Even then, the next town is more than 20 kilometres away and transport facilities non-existent. So the daily round is restricted to the distance from one's own hut to the well at the end of the row, to the supermarket, two kilometres walk away, or to the little souk that recently opened up near the mosque.
No one knows how long the huts will be left as they are. One hears mutterings of discontent among the refugees at the prospect of them maybe being turned into more permanent housing. After all, the people here are all hoping to be able to go back home soon. Syrians and Jordanians have a lot in common. Their Arabic dialects and their cultures are also rather similar. Nevertheless, the two countries have been separate nations since the end of the colonial period, three-quarters of a century ago, each with its own distinct customs and traditions.
Conservative and religious
Even though Syria was regarded as a relatively secular country, many of the people now arriving at the camps are extremely conservative and religious. As far as is possible, the men and women are strictly segregated. It wasn't intended to be this way at the beginning, explains project leader Malek Abdeen, it was something demanded by the refugees themselves.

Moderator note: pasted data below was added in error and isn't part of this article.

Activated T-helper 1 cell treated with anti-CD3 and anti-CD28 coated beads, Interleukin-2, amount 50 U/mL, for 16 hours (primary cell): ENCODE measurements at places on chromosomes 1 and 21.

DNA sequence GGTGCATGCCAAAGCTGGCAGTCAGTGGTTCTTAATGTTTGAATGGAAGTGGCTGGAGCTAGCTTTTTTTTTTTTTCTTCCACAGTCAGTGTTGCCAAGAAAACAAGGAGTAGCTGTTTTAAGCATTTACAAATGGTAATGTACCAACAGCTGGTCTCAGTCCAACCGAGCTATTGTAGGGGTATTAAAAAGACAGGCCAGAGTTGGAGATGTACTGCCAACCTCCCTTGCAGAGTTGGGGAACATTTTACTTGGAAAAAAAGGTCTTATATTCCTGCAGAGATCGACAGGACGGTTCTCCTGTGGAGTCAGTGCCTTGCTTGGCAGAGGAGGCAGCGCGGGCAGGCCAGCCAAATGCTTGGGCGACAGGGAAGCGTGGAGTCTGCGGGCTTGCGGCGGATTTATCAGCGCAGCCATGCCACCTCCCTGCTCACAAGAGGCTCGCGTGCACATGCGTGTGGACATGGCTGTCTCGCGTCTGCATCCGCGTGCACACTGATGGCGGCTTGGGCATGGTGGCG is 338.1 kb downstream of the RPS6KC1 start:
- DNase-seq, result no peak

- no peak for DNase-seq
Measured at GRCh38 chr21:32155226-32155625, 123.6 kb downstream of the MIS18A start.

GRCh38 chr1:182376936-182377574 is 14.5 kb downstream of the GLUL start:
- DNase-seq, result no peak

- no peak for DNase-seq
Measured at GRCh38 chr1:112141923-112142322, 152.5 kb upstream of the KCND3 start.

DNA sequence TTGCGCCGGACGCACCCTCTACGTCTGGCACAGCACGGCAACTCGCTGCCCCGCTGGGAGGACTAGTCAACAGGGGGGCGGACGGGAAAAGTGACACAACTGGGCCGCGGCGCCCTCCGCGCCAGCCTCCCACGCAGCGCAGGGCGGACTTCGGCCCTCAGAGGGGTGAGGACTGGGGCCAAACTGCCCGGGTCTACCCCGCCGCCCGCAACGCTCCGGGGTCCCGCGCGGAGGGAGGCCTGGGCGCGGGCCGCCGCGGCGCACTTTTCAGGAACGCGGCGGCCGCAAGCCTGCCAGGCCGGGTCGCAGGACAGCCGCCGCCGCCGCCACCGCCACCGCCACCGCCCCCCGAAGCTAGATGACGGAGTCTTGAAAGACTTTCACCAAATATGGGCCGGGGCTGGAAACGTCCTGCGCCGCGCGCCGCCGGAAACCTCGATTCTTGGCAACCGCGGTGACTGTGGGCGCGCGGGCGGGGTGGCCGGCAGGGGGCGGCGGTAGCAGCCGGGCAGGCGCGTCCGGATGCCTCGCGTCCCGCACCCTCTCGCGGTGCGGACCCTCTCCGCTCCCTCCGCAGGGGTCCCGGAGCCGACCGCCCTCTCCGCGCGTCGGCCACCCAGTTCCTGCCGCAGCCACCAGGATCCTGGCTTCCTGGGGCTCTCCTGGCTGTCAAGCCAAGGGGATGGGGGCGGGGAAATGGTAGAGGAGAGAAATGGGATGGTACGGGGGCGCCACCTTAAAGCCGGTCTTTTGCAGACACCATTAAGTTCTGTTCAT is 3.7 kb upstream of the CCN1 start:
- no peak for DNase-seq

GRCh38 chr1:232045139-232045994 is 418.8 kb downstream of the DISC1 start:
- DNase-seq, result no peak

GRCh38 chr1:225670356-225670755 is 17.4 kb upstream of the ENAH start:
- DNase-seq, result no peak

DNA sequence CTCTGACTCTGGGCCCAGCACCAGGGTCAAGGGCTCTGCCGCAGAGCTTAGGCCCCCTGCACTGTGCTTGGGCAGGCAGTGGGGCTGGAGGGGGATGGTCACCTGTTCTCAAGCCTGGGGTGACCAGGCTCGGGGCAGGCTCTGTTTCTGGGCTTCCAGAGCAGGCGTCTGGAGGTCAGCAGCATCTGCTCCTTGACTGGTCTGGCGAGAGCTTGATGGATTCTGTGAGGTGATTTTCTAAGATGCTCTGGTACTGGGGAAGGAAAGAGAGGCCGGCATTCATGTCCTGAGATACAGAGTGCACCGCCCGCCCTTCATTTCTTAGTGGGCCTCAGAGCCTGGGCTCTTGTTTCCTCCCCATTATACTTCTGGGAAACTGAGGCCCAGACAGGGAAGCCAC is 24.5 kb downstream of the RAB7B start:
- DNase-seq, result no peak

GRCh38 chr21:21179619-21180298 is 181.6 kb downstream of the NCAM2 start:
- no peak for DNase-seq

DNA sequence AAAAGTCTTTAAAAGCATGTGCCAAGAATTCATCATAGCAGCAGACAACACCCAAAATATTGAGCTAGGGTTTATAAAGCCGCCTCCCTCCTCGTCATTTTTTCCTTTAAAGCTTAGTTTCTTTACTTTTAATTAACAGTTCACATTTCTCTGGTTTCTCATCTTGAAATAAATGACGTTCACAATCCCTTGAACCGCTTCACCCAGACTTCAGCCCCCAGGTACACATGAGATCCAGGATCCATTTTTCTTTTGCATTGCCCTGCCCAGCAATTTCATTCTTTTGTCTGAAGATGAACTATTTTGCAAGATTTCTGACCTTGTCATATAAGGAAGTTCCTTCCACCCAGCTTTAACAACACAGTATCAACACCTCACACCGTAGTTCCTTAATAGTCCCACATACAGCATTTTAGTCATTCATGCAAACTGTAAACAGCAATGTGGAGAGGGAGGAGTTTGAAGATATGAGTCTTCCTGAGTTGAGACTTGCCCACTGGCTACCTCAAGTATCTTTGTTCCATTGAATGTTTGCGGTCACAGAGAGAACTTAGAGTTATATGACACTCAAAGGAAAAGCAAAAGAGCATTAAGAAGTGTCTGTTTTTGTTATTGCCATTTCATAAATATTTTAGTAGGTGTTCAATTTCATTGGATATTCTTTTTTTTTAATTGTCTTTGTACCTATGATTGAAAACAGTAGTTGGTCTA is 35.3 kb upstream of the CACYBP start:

This explains why the small fitness room, the venue for Zumba courses and treadmill training in the mornings, is now closed – because, at the moment, the large sports field adjacent to it is hosting a men's football tournament. Social worker Duaa explains that each potential activity is discussed in advance to find out whether there is any interest in it and then to decide how it can best be introduced into the time schedule to suit the everyday family life of the camp.
The preschool sessions are always busy, with places available for children practically from the day they are born. It is just not done for men to look after the children, explains Duaa. If a mother has a doctor's appointment, or some other obligation, and there is no relative or neighbour available to look after her children, she can bring them to the volunteers to be taken care of until she returns.
The older children sing, have stories read to them, draw, paint, make things, write and learn to count. There is a puppet theatre with coloured chairs arranged around it, and a little corner for reading. Though school attendance is actually compulsory, the rule is not enforced in the camp. At least the children here all have the opportunity to get a little schooling, says Agathe Simonis of the Goethe Institute.